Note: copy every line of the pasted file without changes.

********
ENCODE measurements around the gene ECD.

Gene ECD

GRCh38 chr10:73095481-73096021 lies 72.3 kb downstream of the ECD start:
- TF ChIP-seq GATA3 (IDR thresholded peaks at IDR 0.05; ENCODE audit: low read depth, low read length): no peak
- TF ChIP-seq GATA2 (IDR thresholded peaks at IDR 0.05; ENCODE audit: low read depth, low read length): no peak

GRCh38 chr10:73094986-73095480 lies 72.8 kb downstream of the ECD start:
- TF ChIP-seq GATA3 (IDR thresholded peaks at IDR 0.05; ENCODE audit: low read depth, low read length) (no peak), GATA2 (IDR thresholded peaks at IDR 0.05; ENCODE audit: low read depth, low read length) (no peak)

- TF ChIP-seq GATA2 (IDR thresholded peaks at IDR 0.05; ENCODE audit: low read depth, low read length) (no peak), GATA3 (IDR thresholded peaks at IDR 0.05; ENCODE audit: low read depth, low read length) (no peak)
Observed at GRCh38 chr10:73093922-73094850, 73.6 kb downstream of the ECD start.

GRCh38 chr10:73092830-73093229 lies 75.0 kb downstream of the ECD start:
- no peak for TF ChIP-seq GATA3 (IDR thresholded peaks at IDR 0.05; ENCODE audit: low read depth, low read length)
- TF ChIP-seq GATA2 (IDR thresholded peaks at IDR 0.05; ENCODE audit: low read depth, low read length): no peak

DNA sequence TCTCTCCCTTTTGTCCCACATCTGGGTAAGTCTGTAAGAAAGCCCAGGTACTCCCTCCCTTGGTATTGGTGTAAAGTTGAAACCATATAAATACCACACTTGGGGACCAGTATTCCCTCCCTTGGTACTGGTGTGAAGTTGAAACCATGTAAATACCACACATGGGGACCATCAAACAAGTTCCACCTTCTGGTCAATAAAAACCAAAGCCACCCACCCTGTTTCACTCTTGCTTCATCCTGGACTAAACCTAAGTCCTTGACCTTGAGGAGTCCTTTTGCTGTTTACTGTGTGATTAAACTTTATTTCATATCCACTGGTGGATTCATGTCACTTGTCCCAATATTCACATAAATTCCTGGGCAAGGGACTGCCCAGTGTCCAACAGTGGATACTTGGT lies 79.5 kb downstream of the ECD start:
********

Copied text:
ENCODE measurements around the gene ECD.

Gene ECD

GRCh38 chr10:73095481-73096021 lies 72.3 kb downstream of the ECD start:
- TF ChIP-seq GATA3 (IDR thresholded peaks at IDR 0.05; ENCODE audit: low read depth, low read length): no peak
- TF ChIP-seq GATA2 (IDR thresholded peaks at IDR 0.05; ENCODE audit: low read depth, low read length): no peak

GRCh38 chr10:73094986-73095480 lies 72.8 kb downstream of the ECD start:
- TF ChIP-seq GATA3 (IDR thresholded peaks at IDR 0.05; ENCODE audit: low read depth, low read length) (no peak), GATA2 (IDR thresholded peaks at IDR 0.05; ENCODE audit: low read depth, low read length) (no peak)

- TF ChIP-seq GATA2 (IDR thresholded peaks at IDR 0.05; ENCODE audit: low read depth, low read length) (no peak), GATA3 (IDR thresholded peaks at IDR 0.05; ENCODE audit: low read depth, low read length) (no peak)
Observed at GRCh38 chr10:73093922-73094850, 73.6 kb downstream of the ECD start.

GRCh38 chr10:73092830-73093229 lies 75.0 kb downstream of the ECD start:
- no peak for TF ChIP-seq GATA3 (IDR thresholded peaks at IDR 0.05; ENCODE audit: low read depth, low read length)
- TF ChIP-seq GATA2 (IDR thresholded peaks at IDR 0.05; ENCODE audit: low read depth, low read length): no peak

DNA sequence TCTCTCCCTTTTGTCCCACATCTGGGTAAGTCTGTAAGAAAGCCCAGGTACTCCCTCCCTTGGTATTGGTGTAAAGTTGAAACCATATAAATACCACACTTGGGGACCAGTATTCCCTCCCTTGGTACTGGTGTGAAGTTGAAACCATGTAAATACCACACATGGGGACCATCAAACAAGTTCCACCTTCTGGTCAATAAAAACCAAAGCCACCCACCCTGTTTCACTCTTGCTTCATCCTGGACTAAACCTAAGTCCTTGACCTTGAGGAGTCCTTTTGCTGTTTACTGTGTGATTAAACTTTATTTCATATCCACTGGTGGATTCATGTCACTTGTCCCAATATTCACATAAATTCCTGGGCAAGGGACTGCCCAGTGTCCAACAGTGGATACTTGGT lies 79.5 kb downstream of the ECD start: